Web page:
GP’s telehealth service to focus on rural women’s health

Matt Woodley

8/03/2019 4:10:02 PM

Canberra-based GP Dr Kelly Teagle wants the newly-launched WellFemme program to be a resource for her medical colleagues, as well as patients.

Dr Kelly Teagle wants to help the hundreds of thousands of women not having their menopause symptoms effectively treated.
Dr Kelly Teagle wants to help the hundreds of thousands of women not having their menopause symptoms effectively treated.

As part of the service’s launch, WellFemme is offering subsidised telehealth care, via computers, smartphones and tablets, to rural women who have been unable to access effective treatments for menopause symptoms.
The program’s website also hosts up-to-date advice to treat symptoms such as hot flushes, night sweats, mood disturbances, muscle aches and pains, sexual problems and urinary issues.
Dr Teagle told newsGP she started the service after encountering large amounts of misinformation related to treating menopause in her role as a GP focusing on women’s health.
‘There are a lot of women who have great GPs who love treating their menopause symptoms and are very competent at that, but for the women who don’t have that kind of access it’s really important that they have choices,’ Dr Teagle said.
‘It can be a very confusing area … a study by Monash University found there were about 385,000 women in Australia who were suffering from moderate to severe vasomotor symptoms [hot flushes] that weren’t being treated effectively.
‘That made me think that if women in the city are struggling to get good information and treatment then there must be many women living in rural and remote areas who are really struggling.’
One of the obstacles Dr Teagle is trying to overcome is a lack of GP access to Medicare rebates for telehealth services, which are currently restricted to specialists.
However, WellFemme has attracted the support of an unrestricted commercial funding grant that is allowing it to offer discounted services to women in rural areas in return for completing an online questionnaire, which will be repeated after three and 12 months.
‘To get the ball rolling with WellFemme and to find out how these services can be implemented effectively in rural areas I’m conducting a study. Women who participate in the study receive half price consultations, so it will be like they’re getting a Medicare rebate essentially,’ Dr Teagle said.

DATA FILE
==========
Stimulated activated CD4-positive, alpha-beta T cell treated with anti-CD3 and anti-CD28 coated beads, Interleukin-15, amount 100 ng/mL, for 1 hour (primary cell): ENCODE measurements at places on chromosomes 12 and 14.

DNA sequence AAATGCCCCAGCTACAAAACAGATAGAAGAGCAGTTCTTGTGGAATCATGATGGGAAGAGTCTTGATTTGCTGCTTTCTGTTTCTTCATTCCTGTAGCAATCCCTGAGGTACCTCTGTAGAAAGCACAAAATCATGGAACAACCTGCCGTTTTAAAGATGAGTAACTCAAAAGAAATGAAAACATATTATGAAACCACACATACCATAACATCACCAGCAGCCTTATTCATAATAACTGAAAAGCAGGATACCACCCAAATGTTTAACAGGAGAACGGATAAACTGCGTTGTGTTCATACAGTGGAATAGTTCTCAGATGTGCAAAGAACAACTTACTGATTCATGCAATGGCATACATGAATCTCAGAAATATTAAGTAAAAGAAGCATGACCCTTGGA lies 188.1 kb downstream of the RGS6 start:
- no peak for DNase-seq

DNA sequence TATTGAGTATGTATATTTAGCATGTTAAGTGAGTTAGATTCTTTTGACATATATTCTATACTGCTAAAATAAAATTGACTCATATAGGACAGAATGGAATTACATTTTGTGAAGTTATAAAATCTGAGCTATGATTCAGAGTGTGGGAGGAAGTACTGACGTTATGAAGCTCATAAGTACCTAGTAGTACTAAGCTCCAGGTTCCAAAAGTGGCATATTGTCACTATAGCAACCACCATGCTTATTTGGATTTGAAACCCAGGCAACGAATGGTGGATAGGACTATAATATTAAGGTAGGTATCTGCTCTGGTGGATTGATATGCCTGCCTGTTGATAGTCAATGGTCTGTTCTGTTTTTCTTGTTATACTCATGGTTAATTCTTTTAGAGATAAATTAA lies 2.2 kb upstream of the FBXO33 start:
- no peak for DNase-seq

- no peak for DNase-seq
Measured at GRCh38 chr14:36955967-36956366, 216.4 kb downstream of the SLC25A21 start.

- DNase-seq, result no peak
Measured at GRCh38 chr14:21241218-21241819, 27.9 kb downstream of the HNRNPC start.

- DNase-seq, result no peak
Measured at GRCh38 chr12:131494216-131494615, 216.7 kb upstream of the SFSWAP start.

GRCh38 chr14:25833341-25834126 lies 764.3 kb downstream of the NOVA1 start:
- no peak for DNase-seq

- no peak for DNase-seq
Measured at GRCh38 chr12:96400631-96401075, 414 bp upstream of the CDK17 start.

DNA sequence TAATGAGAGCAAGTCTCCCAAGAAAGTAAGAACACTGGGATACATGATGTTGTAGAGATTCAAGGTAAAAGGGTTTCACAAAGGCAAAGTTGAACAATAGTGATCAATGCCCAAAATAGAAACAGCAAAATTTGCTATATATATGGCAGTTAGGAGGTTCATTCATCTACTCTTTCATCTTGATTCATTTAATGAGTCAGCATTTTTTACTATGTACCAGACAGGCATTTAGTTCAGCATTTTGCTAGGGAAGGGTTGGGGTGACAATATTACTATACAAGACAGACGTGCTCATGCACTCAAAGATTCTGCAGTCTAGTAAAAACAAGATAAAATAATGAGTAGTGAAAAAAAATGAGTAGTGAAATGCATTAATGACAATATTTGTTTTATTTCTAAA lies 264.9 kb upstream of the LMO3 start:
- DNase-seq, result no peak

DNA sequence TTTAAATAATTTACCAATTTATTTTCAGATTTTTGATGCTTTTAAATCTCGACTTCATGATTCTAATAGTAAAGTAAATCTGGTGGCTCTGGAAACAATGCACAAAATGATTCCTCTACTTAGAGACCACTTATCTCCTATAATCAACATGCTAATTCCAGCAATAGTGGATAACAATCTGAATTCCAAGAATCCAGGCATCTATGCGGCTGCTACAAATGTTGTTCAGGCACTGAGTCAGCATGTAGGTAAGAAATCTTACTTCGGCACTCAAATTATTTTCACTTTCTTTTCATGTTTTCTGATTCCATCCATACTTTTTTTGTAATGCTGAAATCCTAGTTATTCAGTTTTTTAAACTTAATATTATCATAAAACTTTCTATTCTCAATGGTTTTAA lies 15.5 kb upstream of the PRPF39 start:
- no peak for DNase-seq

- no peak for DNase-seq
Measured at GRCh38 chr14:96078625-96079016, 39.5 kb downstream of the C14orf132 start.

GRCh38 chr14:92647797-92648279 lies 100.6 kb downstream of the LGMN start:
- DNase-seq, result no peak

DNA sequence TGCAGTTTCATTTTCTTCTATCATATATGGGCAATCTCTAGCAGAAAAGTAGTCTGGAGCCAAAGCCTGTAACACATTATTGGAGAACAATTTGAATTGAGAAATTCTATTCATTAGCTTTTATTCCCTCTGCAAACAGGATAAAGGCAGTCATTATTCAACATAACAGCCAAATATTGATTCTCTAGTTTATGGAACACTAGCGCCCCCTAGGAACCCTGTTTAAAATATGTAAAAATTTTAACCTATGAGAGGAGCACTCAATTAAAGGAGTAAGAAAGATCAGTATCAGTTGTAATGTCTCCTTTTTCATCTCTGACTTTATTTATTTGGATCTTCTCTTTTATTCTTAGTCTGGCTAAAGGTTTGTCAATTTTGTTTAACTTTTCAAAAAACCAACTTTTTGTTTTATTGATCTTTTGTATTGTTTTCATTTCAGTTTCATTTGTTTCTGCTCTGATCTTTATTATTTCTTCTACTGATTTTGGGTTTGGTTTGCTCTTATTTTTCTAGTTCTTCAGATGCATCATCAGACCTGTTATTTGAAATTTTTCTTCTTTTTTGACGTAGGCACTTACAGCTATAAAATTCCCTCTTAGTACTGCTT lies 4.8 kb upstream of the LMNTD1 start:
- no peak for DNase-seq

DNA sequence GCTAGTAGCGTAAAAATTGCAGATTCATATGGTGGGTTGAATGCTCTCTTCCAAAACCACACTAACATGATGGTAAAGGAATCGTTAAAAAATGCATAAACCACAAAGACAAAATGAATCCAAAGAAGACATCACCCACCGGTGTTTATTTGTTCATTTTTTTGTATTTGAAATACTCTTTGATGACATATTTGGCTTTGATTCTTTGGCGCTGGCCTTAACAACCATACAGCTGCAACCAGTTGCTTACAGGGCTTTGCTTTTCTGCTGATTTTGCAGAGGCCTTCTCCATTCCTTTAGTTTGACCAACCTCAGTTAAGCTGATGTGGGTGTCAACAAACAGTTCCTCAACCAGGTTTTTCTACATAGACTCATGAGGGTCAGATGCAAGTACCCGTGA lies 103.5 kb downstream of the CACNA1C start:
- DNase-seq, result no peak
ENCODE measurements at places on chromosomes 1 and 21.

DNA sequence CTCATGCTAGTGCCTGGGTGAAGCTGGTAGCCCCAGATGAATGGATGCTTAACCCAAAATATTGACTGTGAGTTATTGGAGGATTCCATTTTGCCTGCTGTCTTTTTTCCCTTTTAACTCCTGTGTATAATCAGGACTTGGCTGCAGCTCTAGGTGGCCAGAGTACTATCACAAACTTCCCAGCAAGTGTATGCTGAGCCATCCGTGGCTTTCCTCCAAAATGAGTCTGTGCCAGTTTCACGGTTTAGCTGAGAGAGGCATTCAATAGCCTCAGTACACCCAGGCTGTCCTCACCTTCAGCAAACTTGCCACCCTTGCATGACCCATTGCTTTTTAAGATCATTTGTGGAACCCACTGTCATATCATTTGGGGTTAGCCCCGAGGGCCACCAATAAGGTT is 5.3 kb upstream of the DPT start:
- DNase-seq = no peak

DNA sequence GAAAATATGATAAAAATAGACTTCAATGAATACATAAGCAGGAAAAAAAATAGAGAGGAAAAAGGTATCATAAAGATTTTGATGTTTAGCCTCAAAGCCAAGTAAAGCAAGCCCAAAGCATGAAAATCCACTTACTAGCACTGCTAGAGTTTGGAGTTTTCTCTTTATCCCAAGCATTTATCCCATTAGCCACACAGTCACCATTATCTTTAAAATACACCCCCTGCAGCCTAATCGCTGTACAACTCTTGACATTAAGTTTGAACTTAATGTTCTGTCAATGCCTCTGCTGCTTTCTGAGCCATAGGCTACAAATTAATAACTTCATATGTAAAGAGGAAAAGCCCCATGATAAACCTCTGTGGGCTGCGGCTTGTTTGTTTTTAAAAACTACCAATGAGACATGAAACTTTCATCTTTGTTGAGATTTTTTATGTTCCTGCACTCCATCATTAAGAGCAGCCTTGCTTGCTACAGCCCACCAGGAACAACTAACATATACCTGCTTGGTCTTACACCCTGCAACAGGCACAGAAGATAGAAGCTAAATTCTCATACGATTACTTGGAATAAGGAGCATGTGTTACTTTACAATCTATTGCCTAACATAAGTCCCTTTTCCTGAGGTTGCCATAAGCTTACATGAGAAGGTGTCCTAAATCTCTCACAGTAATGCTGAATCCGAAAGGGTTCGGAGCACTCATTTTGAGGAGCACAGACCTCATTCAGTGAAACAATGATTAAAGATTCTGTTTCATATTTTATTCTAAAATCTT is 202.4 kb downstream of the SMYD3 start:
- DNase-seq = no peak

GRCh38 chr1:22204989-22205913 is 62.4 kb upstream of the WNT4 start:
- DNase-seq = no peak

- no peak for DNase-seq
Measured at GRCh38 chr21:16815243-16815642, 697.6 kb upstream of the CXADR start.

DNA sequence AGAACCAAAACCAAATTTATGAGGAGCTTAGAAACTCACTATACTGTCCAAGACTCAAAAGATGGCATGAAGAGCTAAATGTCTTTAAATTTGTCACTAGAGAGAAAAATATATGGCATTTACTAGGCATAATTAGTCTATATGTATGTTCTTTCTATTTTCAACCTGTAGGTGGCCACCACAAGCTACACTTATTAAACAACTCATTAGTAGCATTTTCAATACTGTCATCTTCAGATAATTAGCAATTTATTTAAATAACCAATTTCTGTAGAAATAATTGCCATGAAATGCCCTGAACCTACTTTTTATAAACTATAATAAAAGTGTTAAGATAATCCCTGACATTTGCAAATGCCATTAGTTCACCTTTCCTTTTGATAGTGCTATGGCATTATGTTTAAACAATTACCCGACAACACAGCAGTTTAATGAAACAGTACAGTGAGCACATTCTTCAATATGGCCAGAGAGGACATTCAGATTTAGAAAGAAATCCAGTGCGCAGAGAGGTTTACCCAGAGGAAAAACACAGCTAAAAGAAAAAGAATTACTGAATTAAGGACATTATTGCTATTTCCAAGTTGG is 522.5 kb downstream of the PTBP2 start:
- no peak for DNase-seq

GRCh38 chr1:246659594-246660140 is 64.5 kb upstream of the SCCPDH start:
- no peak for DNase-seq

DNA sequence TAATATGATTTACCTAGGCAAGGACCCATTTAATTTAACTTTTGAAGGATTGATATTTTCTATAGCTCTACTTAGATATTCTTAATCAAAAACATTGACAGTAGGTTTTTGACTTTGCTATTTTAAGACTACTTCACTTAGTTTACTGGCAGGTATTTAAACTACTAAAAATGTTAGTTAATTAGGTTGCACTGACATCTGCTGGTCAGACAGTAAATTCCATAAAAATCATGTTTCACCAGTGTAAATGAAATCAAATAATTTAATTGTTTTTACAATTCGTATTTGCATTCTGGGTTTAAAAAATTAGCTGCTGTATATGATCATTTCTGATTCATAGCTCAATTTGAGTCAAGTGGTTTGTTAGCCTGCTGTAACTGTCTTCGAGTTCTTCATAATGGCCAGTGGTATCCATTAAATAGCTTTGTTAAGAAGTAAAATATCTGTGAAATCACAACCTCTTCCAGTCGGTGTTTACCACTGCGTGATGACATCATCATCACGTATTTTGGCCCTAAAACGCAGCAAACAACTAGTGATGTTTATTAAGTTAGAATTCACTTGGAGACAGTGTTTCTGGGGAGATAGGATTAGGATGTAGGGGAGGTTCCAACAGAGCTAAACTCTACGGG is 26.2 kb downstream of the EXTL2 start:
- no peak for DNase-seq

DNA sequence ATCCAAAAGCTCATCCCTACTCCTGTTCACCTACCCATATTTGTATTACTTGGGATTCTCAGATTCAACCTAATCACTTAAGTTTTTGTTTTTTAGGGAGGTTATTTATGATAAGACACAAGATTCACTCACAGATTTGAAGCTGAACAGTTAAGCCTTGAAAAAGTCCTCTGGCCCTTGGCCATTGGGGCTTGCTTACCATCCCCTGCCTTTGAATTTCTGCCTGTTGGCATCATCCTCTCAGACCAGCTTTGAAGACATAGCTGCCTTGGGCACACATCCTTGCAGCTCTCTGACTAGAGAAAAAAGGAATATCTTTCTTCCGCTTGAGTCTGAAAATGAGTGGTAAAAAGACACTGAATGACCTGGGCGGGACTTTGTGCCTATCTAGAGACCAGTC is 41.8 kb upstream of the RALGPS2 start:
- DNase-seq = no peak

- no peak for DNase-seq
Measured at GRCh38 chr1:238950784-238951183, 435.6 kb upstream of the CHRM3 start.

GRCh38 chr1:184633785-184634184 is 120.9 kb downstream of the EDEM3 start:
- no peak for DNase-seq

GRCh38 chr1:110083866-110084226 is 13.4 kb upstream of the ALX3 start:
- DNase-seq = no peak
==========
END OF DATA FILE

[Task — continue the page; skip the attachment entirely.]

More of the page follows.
‘WellFemme’s pilot study will gather data to present to government  demonstrating that the service is valuable for women in the bush, but it’s not going to be sustainable unless Medicare rebates are expanded to include services like these which are provided by GPs.’
The services are not restricted to trial participants and any woman with menopausal symptoms can book a consultation.
‘Menopause consultations are ideal for telehealth delivery, because you really don’t need to examine the patient in most cases; if there is a need for that it’s a great opportunity to get them to reconnect with their usual GP,’ Dr Teagle said.
‘Even in the city there seems to be a lot of women who are receiving misinformation about the safety of different menopause treatments.’
It’s because of this seemingly widespread confusion that, aside from assisting women who are struggling with menopause, Dr Teagle also wants to help other GPs.
‘I think a lot of GPs are confused about how to best manage their menopausal patients and they often don’t have the time for it. It can be very time consuming because there are so many different areas of a woman’s health impacted by menopause,’ she said.
‘I really want GPs to see WellFemme as a resource to help support them ... they’re welcome to contact me to discuss their complex patients.’
GPs can contact Dr Teagle via

menopause telehealth women's health

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